On PhDs and pregnancy

Wednesday, October 20, 2021

Amy Pham in the lab holding a piece of lab equipment

PhD graduate Amy Pham shares how she balanced a challenging pregnancy and completing her PhD

Many people at Waterloo Pharmacy know Amy Pham. The PhD candidate who convocates this week spent long hours in the lab, acted as a TA for many courses and held leadership roles with the Pharmacy Graduate Association. Her positive energy fills rooms.

Most people didn’t know that behind her constant smile, Pham was facing the biggest challenge of her life. She was trying to have a child.

“My husband and I wanted to grow our family – we’d been trying for years but were starting to lose hope,” she said.

The couple’s experiences are more common than many realize; in Canada, roughly one in six couples experience infertility. Eventually, Pham and her husband TN Tran turned to in vitro fertilization (IVF) to help. The process was arduous and sometimes painful for Pham, involving numerous procedures and medications and trips to the IVF clinic in Mississauga every two days.

“I wouldn’t have been able to do this without a supportive partner, family and graduate supervisor,” she says. “I was nervous to initiate the conversation, but talking to my supervisor, Praveen Nekkar, ended up being the best decision I made.”

In August of 2019, Pham and Prof. Nekkar sat down and discussed her situation. She wanted to grow her family – could she do it without impacting her progression through the PhD program? Prof. Nekkar offered her several options: she could switch to part-time, or they could accommodate in other ways. Through discussion and after examining her options with Prof. Nekkar, Pham decided that she would aim for her intended PhD completion date in 2021. 

Over time though, the challenges of IVF and her PhD responsibilities began to weigh on Pham.

“It was hard to stay optimistic. Every month, I’d feel like I failed,” she says. “I finally turned to my husband and said, ‘I can’t keep doing this.’ We agreed that this round of treatment would be our last.”

But then, Pham became pregnant. She was overjoyed, but cautious too – several tests were required at certain stages to ensure her child was developing properly. But as each test passed with no causes for concern, Pham grew more hopeful.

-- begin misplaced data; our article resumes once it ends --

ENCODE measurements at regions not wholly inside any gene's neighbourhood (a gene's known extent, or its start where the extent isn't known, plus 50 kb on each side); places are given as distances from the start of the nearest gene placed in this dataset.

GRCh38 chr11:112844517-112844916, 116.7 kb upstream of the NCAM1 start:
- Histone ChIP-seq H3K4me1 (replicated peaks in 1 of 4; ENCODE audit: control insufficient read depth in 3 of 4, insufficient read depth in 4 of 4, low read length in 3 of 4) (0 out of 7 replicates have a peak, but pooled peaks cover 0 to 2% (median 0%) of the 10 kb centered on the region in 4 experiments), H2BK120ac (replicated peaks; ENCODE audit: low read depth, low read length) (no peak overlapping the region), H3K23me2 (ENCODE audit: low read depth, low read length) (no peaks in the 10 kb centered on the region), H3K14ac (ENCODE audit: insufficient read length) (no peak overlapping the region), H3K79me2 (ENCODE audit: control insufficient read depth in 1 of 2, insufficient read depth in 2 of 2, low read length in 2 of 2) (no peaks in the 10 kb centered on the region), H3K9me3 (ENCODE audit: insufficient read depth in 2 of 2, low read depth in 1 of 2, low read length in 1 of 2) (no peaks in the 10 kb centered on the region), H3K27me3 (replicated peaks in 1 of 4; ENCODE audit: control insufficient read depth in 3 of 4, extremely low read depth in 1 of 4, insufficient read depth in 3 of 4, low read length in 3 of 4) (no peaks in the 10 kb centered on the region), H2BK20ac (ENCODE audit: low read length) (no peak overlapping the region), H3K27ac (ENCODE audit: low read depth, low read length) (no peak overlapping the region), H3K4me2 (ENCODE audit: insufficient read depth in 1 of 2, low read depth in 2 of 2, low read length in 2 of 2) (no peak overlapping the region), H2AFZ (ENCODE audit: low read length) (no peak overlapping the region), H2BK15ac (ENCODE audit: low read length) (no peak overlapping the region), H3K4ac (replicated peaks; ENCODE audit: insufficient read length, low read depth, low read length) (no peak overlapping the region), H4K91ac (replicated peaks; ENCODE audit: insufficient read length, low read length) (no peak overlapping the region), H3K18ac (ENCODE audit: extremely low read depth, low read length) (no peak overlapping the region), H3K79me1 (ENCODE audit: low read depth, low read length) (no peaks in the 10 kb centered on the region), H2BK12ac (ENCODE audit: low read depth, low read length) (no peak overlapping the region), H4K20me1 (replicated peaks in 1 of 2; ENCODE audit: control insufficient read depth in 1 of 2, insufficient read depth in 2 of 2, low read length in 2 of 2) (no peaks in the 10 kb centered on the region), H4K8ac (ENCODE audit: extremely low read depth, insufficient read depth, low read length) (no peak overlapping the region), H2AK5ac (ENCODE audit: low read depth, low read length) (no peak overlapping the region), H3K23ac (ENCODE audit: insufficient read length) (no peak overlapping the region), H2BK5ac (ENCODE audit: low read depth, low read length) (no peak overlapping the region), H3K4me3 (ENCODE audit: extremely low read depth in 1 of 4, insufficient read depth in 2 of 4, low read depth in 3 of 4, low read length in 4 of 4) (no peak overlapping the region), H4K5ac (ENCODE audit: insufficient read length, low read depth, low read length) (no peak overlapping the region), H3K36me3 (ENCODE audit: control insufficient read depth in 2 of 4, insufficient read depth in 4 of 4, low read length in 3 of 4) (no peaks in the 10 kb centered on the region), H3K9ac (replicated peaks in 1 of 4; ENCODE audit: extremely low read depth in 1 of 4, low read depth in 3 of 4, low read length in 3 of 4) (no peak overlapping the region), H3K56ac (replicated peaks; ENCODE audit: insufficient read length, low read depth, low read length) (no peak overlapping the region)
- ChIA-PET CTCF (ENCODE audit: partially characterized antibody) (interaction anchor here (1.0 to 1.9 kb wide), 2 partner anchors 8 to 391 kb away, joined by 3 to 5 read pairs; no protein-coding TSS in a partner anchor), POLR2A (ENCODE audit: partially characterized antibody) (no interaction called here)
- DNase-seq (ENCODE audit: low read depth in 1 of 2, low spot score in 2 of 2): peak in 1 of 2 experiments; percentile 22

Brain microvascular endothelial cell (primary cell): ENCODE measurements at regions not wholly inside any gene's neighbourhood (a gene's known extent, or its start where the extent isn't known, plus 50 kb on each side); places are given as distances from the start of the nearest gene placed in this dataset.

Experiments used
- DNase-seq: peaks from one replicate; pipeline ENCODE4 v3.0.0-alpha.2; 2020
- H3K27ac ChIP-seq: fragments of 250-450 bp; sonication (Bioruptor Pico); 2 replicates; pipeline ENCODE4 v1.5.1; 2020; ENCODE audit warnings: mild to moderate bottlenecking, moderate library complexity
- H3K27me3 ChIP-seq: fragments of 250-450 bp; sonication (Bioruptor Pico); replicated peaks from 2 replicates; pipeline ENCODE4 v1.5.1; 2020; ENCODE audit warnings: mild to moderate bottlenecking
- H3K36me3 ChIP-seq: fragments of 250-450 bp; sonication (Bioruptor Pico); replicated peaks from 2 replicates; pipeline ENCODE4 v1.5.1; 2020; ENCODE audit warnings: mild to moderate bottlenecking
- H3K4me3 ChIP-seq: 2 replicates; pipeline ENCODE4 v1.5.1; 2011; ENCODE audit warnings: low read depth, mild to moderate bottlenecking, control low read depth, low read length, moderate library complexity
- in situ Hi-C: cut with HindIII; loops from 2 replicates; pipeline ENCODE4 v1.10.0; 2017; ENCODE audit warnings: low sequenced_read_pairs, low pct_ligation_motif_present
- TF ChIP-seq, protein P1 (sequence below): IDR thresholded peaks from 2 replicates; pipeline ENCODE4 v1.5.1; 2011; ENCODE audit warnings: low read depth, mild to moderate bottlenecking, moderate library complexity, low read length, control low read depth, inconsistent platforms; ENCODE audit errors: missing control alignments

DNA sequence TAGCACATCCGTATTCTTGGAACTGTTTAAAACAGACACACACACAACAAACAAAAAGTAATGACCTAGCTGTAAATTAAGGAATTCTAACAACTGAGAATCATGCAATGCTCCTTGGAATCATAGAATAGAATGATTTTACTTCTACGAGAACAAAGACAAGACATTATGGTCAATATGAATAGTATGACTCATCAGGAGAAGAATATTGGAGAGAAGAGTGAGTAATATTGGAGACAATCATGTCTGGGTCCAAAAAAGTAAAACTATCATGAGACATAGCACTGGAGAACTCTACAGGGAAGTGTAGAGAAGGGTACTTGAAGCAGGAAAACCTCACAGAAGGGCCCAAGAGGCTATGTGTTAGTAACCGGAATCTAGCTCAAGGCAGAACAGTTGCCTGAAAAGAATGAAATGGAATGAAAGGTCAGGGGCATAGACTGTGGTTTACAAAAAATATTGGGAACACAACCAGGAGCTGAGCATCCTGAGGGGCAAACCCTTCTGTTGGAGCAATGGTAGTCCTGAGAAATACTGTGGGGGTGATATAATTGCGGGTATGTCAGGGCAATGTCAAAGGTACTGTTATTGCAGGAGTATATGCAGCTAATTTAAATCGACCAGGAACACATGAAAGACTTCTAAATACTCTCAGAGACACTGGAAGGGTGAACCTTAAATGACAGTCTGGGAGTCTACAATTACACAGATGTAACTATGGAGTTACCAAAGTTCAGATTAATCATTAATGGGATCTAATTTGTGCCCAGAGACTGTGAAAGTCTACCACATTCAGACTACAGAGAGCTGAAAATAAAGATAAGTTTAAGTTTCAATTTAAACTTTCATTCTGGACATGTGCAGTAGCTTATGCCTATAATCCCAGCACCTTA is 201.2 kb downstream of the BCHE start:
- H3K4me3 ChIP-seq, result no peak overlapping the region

Then COVID-19 struck. Due to the nature of her research, Pham was permitted to continue her lab work throughout lockdowns. But the pharmacy school went from being a full, lively place to large, empty labs.

“I had this amazing news and no one to share it with,” she says. “I wasn’t even confident that I wanted to share. I didn’t think my friends had similar experiences, and there’s this stigma I felt with IVF, this sense of ‘what’s wrong with me’, that made me nervous to talk about it.”

Amy at a microscopePham’s PhD research involved designing and developing small molecules to help slow the development of Alzheimer’s, and she completed her lab work and dissertation writing through her pregnancy.

“I’d read scientific papers out loud so that my baby could get used to the sound of my voice,” she says. “And then I’d spend hours researching online about how to prepare for our first child.”

It was Prof. Nekkar who finally persuaded her to share her news with her peers.

“He wanted to host a virtual baby shower for me,” she says. “So, I finally told my friends. And what’s more, I decided to share my experiences with IVF. I wanted to encourage others and to help combat the stigma associated with it.”

Pham posted about her journey on social media and was shocked at the response.

“It opened the floodgates – private DMs and supportive comments. It turns out that many people I knew were experiencing similar things,” she says. “I answered questions and shared my own story.”

On May 18, 2021, Pham gave birth to Tristan, a healthy and happy boy. Different challenges lay ahead – post-partum depression and other struggles of managing a newborn while finishing her dissertation. Pham kept working and leaned on her supportive network, and in August she defended. This Saturday, she will be one of three convocating PhD graduates from the School of Pharmacy.

Amy and Tristan reading a book

 “If you’re thinking about starting a family, there’s lots of consider,” Pham says. “There’s lots to offer at the university and in your community, and I’m so grateful I reached out to Prof. Nekkar and others who supported my journey.”

Before she dives into what’s next, Pham wants to take some time with Tristan.

“I don’t want to miss a single moment,” she says. “We’ve been through so much to get here.”

Experiences like Amy Pham’s can be challenging. Below are resources on this topic as well as information for student support at Waterloo Pharmacy:

Amy and Tristan sitting at her laptop

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